Whilst talking about lesser known American drum manufacturers, it would be remiss of me not to talk about Kent Drums. But like many lesser known manufacturers, there is little documented history on Kent.
The Kent Drum Company was started in 1947 by brothers, Ed and Bill Kent. Located in Kenmore, New York, the E.W. Kent Manufacturing Company produced snare drums, drum sets and accessories. Before starting the Kent Drum Company, Bill Kent was employed by the Gretsch Drum Company for a time in the 1940’s.
The E.W. Kent Manufacturing Company offered quality drums at an affordable price and although for many they may not have measured up to the likes of Slingerland, Ludwig, Rogers and Gretsch, in terms of construction quality, Kent made some great looking and great sounding drums.
During the 1950’s and 60’s, Kent snare drums and tom toms were constructed of two-plys of maple, providing a very thin and resonant shell, similar to the 3-ply shell construction of Gretsch drums of the same period. Production dates were often stamped inside the drum shells. Bass drums were of six- ply maple construction so they could support the (minimal) weight of the toms.
It is well know that Kent’s maple shell drums varied in construction quality. Some were beautifully finished inside with excellent bearing edges while other drum shells were crudely assembled, with dark brown glue smeared on the inside and virtually no bearing edges.It’s said that no two Kent drums are alike and often lugs and strainers were fitted wonkily to the shell.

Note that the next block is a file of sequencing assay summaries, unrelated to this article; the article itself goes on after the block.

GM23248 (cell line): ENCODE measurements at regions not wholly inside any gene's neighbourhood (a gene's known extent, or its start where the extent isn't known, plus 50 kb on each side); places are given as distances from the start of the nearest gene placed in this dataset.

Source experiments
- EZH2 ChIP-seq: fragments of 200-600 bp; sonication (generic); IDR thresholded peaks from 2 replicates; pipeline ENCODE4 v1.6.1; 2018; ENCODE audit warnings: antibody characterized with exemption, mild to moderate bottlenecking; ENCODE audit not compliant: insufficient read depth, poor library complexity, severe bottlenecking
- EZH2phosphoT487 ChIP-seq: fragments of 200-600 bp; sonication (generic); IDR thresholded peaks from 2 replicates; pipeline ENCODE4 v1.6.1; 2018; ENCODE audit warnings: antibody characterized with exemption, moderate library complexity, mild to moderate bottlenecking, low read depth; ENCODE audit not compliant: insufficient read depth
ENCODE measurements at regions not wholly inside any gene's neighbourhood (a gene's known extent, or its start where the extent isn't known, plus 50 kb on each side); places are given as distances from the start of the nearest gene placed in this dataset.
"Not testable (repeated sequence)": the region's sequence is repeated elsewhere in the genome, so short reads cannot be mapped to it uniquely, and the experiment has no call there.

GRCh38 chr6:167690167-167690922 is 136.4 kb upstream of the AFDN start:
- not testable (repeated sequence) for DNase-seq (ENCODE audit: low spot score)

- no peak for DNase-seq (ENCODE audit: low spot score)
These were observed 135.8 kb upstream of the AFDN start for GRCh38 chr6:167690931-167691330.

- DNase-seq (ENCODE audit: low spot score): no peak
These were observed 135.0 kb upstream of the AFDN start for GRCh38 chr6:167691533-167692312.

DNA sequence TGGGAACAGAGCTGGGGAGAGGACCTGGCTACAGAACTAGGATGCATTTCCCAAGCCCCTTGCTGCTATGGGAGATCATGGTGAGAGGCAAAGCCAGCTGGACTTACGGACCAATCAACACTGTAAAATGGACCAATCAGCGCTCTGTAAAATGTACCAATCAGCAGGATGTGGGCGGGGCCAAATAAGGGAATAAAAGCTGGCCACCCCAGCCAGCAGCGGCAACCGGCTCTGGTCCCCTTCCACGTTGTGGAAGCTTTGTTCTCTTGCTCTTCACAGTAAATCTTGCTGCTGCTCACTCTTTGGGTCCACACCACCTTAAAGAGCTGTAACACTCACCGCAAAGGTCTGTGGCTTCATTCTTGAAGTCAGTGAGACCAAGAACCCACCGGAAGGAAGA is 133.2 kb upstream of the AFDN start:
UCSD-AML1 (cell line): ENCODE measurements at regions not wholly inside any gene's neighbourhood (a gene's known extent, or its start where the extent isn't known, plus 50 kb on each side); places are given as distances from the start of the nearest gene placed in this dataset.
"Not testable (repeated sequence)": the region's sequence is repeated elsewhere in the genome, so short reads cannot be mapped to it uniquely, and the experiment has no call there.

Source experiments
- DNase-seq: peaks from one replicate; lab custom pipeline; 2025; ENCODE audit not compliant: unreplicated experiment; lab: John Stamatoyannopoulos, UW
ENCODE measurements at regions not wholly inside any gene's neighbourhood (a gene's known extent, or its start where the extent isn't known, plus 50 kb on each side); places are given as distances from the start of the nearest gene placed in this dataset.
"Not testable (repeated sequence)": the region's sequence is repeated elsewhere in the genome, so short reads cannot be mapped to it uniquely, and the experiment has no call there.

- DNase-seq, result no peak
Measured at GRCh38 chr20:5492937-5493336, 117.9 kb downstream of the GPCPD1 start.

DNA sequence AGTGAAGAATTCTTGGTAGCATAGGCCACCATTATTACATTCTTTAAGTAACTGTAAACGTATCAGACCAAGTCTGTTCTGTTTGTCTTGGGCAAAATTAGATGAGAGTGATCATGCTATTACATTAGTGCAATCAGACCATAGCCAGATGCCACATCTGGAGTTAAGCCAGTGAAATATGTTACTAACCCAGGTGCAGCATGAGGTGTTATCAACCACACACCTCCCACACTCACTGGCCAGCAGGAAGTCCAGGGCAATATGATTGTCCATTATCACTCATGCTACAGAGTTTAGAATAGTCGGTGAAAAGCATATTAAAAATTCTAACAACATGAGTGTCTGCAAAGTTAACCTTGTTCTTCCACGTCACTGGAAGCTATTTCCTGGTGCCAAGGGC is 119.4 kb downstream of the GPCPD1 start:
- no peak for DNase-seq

Kent often cut cost corners with hardware and badges too. Whilst other companies at the time used brass badges, Kent used coloured foil ones to keep costs down. Snares and rack toms often had single central-lug designs (when floor toms and bass drums didn’t) or used single tension rod and eyelets designs with single flange hoops and claws.
Whilst some financial corners were cut, the quality of metal used for the lugs and mounts was generally excellent, making good, heavy-duty castings. During the 60’s Kent developed hardware ideas with their ‘Adjust-o-matic’ cymbal arm and tom mount, utilising ball joint and hex rods similar to Rogers.
Around 1967 Kent replaced their bass drum hoops with triple flange versions (seen on our kit) with flat plates top and bottom for pedal and accessories attachment.
During the very late 60’s Kent began to use Japanese import shells (Made In Japan or ‘MIJ’) whilst fitting American lugs and parts to the drums.
As the fortunes of the company were so apparent (one only had to look at the quality of the manufacturing to see how they were doing), it was probably obvious that they were not in it for the long haul. The company closed in 1977.